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Reviewers: Tony Augarde [Editor], Don Mather, Sam Webster, Jonathan Woolf, Glyn Pursglove



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GILAD ATZMON

In Loving Memory of America

Enja TIP 888 850 2

 

 

1. Everything Happens to Me
2. If I Should Lose You
3. musiK
4. What Is This Thing Called Love?
5. Call Me Stupid, Ungrateful, Vicious and Insatiable
6. I Didn't Know What Time It Was
7. In The Small Hours
8. Tu Tu Tango
9. April In Paris
10. In Loving Memory Of America
11. Refuge
 
 
Gilad Atzmon - Saxophones, clarinet
Frank Harrison - Piano, Fender Rhodes
Yaron Stavi - Double bass, electric bass
Asaf Sirkis - Drums
Sigamos String Quartet: Ros Stephen, Emil Chakalov - Violins, Rachel Robson - Viola, Daisy Vatalaro - Cello

 

 

Gilad Atzmon has always been a surprising player, whether he is coming out with biting humour, fierce political opinions or equally fierce sax playing. In a sense, this album is just as surprising, as much  of it presents Gilad in an unexpectedly serene mood, accompanied by a string quartet as well as his usual jazz rhythm section. The album is a sort of tribute to Charlie Parker and the recordings that Charlie made with strings, although Parker played with a full string orchestra, not just a quartet.

Gilad performs April in Paris very much in Charlie Parker's style. It is a track that he heard on a Parker disc when Gilad was 17 and about to enlist in the Israeli army. He bought all the Parker albums he could find and fell in love with the altoist, with jazz and with America. For a long time Atzmon regarded the USA as his "promised land", because it was the birthplace of jazz. Now Gilad is disabused of his idealistic feelings about America, which "is not exactly a free place any more".  But the CD reflects his former vision of America and the love he once conceived for it and its music.

This lost love is expressed through some poignant interpretations of such standards as Everything Happens to Me and I Didn't Know What Time It Was, with Atzmon's alto sax weaving attractive improvisations over the background of strings. The five jazz standards he plays are all on the Charlie Parker With Strings album.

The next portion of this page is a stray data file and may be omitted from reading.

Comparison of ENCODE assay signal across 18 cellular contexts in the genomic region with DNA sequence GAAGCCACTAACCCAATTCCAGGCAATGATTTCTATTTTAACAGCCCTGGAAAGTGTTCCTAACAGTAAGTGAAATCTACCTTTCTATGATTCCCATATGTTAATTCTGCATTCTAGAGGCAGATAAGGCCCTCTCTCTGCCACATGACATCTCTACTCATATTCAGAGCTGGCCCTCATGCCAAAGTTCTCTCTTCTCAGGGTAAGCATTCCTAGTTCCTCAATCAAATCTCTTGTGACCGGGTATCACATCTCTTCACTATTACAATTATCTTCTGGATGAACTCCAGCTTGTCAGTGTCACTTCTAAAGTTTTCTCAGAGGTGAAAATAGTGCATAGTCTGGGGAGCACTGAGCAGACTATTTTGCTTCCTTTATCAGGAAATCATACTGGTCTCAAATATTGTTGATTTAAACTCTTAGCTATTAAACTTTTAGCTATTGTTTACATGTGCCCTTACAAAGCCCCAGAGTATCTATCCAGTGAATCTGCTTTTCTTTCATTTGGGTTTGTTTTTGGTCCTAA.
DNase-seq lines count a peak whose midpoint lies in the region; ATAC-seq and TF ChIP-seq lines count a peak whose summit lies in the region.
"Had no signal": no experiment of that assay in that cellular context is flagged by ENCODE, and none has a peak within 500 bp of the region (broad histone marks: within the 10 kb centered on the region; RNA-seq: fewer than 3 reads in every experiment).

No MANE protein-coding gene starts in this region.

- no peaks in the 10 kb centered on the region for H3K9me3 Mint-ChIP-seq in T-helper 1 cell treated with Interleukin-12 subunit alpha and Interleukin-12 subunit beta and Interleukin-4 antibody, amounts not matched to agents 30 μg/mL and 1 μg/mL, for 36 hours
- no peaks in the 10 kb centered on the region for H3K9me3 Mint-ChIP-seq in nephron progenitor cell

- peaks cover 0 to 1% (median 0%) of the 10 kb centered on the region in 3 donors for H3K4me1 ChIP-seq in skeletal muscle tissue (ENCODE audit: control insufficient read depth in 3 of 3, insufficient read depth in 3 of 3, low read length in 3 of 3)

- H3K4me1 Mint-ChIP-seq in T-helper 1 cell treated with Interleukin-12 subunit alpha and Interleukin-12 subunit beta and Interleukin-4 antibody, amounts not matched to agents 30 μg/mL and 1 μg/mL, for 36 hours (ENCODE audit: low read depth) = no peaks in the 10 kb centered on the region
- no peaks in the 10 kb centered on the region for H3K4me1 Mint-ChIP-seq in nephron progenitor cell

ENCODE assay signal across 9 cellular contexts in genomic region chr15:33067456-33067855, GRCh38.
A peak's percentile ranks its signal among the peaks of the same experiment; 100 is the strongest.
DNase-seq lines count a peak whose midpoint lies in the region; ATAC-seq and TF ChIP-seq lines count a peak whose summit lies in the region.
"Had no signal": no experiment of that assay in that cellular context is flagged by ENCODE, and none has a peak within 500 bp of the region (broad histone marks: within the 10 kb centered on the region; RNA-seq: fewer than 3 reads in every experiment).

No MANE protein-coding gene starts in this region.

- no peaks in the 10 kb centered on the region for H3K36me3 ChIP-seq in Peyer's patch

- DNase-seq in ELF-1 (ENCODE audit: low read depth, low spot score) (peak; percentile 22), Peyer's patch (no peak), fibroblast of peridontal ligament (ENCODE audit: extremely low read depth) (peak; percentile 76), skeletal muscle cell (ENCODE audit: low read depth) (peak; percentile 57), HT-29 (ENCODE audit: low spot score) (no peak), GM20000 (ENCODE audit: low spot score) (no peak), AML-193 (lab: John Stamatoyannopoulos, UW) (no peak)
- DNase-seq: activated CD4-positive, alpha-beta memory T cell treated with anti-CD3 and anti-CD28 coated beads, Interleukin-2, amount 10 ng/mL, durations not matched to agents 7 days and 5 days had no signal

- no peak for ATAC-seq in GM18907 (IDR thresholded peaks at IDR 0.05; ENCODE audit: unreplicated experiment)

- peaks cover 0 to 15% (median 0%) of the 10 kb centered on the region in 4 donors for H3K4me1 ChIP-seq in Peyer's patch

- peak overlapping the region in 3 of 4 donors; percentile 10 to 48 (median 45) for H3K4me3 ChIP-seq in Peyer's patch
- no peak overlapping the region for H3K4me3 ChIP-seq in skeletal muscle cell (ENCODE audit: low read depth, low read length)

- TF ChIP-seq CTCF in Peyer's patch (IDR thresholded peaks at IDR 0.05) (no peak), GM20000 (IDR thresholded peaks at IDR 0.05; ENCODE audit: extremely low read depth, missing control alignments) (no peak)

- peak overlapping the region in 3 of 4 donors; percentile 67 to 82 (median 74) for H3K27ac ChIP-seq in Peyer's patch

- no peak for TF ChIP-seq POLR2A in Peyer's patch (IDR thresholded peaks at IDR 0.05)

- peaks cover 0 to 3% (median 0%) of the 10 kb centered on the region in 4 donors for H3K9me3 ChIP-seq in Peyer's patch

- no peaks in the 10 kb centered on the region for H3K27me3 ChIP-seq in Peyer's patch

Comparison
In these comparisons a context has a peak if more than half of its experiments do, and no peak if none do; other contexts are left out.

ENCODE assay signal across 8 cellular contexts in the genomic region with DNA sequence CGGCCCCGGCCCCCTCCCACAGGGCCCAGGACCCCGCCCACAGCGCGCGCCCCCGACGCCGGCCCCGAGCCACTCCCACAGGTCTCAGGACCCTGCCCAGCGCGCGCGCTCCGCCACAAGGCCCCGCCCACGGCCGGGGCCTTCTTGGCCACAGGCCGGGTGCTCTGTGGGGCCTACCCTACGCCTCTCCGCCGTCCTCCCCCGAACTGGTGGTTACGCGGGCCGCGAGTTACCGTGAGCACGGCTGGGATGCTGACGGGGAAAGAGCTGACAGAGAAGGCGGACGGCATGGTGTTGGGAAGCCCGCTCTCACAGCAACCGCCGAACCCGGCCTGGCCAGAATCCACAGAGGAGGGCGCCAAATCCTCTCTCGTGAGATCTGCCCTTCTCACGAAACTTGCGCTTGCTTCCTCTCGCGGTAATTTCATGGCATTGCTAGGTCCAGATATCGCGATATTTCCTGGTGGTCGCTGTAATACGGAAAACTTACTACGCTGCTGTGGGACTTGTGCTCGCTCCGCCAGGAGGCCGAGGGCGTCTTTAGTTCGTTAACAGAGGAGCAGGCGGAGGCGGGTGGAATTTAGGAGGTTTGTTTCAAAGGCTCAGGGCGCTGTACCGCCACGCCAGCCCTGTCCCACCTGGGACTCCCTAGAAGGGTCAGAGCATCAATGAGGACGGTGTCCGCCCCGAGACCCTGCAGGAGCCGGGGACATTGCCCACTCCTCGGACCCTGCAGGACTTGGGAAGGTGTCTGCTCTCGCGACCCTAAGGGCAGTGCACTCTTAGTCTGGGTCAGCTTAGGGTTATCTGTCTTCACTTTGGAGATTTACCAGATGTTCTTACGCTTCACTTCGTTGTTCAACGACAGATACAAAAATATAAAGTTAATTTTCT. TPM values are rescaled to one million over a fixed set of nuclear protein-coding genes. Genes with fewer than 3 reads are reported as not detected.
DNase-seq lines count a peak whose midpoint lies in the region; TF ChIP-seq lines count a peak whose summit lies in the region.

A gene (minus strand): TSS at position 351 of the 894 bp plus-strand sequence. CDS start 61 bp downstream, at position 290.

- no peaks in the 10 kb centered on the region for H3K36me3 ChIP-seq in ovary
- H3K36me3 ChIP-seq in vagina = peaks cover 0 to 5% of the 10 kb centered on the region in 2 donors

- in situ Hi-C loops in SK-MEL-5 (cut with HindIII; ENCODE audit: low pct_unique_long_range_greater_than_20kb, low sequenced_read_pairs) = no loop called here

Although he performs these tunes with gentle lyricism, Gilad hasn't lost his desire to surprise and even shock.  The six numbers he wrote himself have a harder edge than those inspired by the Parker album. The title-track is a noisy montage of street sounds, voices and a swirling saxophone. Tutu Tango is hardly a joyful tango but a rather dismal piece which, even when it adopts a tango rhythm, sounds threatening rather than blithe. It actually reminds me a bit of the depressing effect of the film Last Tango in Paris. Refuge starts with a Middle-Eastern atmosphere with threatening undertones but turns into a joyful dance to African rhythms. Even his version of What Is This Thing Called Love? has unsettling harmonies from the strings, and If I Should Lose You wanders disturbingly through a military drumbeat and ominous chords from the piano and strings.

Thus Gilad Atzmon continues to surprise us, with an album title loaded with irony and a mixture of the upbeat and the downbeat. But it holds your attention because its conflicting moods come straight from Gilad's heart. He reminds us that jazz was once a revolutionary music - and could be again.


Tony Augarde



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